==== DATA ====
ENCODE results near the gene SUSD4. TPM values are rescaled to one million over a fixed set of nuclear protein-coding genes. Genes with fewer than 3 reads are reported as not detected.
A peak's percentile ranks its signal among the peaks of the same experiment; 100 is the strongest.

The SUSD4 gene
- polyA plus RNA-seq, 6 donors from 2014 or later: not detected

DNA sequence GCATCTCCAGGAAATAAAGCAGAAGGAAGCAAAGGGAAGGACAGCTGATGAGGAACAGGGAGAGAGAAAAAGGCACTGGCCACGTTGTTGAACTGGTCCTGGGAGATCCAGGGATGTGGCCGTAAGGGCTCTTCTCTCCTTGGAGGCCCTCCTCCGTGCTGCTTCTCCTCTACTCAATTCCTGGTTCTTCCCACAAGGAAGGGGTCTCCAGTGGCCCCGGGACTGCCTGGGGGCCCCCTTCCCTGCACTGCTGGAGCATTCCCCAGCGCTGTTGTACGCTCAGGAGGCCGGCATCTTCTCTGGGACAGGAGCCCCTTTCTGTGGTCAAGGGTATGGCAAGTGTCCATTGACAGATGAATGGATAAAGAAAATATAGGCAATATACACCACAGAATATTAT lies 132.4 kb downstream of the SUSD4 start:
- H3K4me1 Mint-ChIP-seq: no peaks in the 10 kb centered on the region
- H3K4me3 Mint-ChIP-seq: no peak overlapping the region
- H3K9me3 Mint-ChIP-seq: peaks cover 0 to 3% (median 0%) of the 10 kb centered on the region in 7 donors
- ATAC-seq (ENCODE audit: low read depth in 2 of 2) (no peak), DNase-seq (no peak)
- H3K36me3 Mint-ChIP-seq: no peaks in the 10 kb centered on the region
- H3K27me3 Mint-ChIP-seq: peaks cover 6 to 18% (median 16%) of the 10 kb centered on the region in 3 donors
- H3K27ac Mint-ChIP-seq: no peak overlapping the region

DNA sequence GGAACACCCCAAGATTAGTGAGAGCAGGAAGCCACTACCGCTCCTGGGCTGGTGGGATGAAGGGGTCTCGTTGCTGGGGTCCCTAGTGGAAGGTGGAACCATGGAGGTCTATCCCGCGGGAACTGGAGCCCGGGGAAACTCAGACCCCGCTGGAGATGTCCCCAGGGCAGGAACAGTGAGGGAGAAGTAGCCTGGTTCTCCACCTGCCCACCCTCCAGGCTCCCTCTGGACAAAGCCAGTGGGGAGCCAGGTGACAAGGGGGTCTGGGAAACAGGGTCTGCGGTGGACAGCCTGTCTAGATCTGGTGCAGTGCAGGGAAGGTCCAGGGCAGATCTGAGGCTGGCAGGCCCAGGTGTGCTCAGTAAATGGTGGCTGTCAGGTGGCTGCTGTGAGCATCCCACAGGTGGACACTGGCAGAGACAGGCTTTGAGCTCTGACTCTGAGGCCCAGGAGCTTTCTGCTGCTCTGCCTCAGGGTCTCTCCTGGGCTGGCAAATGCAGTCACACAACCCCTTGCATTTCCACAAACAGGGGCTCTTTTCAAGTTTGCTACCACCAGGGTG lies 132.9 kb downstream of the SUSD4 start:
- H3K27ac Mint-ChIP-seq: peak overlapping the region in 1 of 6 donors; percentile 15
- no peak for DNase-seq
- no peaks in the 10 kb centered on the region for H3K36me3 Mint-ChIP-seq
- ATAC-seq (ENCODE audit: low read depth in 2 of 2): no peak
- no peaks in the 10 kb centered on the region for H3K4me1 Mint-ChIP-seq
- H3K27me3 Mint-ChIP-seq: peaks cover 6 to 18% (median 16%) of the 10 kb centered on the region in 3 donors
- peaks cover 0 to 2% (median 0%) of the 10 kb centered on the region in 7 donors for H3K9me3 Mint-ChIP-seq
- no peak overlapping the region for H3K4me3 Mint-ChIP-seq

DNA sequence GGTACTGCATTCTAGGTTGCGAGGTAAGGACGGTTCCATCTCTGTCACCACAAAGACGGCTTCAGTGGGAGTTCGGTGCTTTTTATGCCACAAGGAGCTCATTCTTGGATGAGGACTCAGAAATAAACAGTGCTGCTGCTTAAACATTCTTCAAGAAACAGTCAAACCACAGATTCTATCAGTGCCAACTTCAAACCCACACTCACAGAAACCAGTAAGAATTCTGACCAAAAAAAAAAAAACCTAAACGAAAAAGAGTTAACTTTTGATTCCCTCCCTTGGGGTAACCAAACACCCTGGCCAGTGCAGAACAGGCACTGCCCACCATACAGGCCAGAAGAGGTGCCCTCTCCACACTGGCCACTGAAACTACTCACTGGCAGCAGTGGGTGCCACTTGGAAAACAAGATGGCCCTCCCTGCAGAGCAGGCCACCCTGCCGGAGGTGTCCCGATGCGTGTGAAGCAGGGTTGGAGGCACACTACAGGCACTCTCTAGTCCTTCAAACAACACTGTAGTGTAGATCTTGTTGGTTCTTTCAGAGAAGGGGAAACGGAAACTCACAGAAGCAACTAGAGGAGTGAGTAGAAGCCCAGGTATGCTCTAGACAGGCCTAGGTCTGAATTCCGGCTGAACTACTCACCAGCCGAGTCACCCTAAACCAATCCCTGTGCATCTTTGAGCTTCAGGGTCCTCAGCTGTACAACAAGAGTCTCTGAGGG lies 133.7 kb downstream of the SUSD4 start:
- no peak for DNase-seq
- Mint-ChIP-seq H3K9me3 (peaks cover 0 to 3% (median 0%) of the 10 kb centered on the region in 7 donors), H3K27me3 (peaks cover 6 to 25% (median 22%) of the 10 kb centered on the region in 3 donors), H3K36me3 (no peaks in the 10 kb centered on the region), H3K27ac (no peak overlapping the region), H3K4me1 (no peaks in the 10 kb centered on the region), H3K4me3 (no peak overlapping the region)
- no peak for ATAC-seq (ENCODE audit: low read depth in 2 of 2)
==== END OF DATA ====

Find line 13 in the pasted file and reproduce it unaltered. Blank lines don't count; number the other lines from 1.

DNA sequence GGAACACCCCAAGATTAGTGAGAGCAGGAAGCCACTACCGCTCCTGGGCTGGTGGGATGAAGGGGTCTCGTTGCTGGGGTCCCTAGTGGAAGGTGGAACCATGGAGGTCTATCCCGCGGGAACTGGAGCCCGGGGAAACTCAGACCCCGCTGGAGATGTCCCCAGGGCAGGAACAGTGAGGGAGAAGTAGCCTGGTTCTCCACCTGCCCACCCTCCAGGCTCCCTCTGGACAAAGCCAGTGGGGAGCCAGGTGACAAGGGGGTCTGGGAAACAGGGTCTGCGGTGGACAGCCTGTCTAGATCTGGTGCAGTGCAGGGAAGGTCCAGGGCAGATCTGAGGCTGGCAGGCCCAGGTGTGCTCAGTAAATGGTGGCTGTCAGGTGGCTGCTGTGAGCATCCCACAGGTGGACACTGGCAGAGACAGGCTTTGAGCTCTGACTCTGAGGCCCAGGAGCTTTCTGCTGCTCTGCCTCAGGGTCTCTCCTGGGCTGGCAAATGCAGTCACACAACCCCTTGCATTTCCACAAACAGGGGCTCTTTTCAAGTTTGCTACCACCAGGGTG lies 132.9 kb downstream of the SUSD4 start: